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Youth defy Trump - volunteers educate about the EU

A task force of fifty young students teach Danish schoolchildren about the EU.
Click on the picture and see, why EU Commissioner Margrethe Vestager considers the taskforce, in which young people talk to other young people about the EU, a good idea. And why they are her heroes. Video: Ida Lærke Bechtle.

Publiceret: 09.02.2017
Af Bo Hjuler mail

Fifty young Danish students are now starting their work to educate schoolchildren about EU cooperation.

All of them are members of the Danish European Movement’s EU Task Force, which works on a voluntary basis to teach schoolchildren how to distinguish fact from fiction regarding the European Union.

The Danish youth is thereby countering the recent years of crisis and bad publicity for the EU, with growing scepticism among European populations, the financial crisis, the refugee crisis, Grexit, Brexit and now President Trump, who has, among other things, spoken in favour of the British withdrawal from the EU.

The young people volunteer their free time to plan lessons and travel to classrooms across the country to talk about the EU.

One of the students involved is Kevin Arnold Jensen.

“I want to help teach others about the EU. I myself am a bit of a Eurosceptic, but I support the union and our cooperation,” he says.

See also: The future belongs to Europe

Take on the challenge

At an EU Task Force meeting at the Danish parliament, the young members received encouragement in a fiery speech about European cooperation from EU Commissioner Margrethe Vestager, who urged the group to push forward with their efforts to educate about the EU.

“In light of everything the media claims is currently threatening the world and the EU, I understand if you find it difficult to get out bed in the morning. But the EU has, in fact, done plenty of good to create jobs and prosperity in Europe. If you consider that, perhaps it won’t be so hard to take on the challenge,” said Margrethe Vestager.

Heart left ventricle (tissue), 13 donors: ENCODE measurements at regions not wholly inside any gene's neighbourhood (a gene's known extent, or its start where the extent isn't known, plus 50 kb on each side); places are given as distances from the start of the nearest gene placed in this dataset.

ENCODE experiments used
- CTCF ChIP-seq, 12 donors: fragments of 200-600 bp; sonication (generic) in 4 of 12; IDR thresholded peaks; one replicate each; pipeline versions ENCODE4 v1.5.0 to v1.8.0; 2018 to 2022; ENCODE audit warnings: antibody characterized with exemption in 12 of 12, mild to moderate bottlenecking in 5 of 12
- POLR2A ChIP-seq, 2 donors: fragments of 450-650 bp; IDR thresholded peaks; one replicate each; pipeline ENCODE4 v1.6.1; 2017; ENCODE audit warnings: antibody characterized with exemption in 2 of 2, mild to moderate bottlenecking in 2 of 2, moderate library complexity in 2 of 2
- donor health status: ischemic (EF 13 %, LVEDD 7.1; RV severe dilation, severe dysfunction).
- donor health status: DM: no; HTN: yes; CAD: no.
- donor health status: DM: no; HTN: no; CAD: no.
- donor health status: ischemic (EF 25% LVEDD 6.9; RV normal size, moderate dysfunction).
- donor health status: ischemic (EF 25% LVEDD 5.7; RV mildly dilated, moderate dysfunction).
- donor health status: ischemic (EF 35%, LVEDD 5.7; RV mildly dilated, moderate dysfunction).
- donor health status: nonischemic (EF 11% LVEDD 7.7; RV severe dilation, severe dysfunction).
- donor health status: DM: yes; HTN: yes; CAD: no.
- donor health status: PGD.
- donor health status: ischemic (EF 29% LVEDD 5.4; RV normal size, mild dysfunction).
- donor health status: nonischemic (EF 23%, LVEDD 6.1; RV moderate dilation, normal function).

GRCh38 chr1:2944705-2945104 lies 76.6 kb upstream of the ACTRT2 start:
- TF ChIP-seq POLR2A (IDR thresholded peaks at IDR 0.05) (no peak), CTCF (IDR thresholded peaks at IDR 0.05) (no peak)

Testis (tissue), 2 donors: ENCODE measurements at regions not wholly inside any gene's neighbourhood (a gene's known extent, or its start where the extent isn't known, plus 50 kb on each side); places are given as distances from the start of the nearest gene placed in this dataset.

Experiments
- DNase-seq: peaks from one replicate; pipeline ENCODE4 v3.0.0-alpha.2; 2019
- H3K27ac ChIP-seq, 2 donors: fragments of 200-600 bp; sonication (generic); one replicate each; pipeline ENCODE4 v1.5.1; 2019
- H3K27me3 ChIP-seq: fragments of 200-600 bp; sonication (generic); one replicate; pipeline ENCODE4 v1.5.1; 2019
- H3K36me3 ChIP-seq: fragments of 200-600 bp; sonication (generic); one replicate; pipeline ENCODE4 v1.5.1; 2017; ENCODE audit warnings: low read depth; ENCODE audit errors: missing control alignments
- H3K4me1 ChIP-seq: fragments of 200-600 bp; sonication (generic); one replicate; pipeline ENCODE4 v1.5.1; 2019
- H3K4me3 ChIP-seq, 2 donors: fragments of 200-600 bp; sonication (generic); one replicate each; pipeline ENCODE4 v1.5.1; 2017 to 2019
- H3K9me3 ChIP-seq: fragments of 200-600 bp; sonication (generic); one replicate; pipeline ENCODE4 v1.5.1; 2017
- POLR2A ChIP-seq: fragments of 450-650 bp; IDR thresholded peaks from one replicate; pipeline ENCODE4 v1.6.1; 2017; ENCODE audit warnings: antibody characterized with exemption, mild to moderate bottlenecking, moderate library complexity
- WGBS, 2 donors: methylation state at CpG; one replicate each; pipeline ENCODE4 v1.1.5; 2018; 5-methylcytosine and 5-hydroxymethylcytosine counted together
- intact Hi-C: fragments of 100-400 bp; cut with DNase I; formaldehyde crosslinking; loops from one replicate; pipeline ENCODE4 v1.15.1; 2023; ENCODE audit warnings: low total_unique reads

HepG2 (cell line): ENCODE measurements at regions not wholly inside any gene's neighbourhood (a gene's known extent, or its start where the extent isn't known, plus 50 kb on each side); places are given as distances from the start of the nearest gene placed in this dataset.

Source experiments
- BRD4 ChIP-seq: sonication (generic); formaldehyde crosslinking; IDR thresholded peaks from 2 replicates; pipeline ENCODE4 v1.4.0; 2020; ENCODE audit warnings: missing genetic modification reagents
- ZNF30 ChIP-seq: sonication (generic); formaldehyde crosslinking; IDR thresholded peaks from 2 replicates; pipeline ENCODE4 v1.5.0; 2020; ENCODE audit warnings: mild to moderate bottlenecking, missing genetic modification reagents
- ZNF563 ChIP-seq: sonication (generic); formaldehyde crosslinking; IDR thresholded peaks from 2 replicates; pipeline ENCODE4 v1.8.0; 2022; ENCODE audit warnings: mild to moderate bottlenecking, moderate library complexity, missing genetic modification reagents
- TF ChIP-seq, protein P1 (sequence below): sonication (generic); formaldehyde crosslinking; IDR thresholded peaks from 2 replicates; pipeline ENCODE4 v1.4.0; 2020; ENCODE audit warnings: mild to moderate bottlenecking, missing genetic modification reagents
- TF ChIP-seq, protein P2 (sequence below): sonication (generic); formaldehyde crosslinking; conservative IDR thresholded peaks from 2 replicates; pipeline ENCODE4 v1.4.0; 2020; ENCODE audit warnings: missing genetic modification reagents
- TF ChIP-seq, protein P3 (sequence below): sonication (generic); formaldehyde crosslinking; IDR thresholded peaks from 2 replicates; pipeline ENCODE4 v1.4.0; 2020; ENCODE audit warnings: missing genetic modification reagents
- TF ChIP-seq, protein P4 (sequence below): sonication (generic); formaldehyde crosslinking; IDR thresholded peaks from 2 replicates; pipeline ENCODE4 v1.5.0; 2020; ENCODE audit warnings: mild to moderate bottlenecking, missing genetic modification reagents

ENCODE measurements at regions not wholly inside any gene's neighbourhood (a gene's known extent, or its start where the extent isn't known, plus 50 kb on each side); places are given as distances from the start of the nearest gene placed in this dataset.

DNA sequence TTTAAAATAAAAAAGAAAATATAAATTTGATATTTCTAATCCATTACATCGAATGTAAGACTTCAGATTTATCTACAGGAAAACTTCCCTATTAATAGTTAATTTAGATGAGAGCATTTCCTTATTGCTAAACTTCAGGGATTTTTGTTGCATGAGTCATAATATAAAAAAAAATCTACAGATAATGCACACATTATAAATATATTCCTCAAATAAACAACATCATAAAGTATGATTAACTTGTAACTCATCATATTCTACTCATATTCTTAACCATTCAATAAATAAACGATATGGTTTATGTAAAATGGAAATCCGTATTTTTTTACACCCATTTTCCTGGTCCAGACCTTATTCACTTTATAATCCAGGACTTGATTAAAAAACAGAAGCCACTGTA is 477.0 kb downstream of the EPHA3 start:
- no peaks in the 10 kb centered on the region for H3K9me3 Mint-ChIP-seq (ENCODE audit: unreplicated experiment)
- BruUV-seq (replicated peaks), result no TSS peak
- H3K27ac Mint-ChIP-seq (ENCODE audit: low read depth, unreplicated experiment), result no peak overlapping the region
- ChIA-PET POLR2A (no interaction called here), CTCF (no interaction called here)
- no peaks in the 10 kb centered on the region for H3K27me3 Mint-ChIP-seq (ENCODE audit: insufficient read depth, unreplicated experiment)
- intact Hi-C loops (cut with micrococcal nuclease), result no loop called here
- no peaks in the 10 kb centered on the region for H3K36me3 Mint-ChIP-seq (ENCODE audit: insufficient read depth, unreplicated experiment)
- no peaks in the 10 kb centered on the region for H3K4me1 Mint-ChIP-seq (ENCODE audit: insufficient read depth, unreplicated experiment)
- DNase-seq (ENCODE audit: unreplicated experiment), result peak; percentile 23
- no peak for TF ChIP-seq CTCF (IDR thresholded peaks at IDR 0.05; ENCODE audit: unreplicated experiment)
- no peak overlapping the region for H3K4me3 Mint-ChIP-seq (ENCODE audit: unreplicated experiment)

The Danish European Movement has produced educational material that the young people in the task force can use at schools - for example, a dilemma game. 

The method employed is youth to youth encounters – slightly older students who can relate to the schoolchildren help enable them to take a stance on an informed basis and backed by facts.

“The task force, in which young people talk to other young people about the EU, is a good idea because the personal meeting is always much better than any pamphlet or book or YouTube video,” says Margrethe Vestager.

See also: Video - Young people fight for the EU

FACTS
The EU Task Force has been created by the Danish European Movement to put focus on EU-education in primary schools and to inspire both students and teachers to make the EU an exciting part of general education.

The Task Force can be contacted at eubeveubev.dk or 3314 1141.

 

VIDEO: YOUNG PEOPLE TEACH ABOUT THE EU
In light of everything the media claims is currently threatening the world and the EU, I understand if you find it difficult to get out bed in the morning. But the EU has, in fact, done plenty of good to create jobs and prosperity in Europe.
EU COMMISSIONER MARGRETHE VESTAGER
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PUBLISHED: 2/9/2017 LAST MODIFIED: 2/13/2017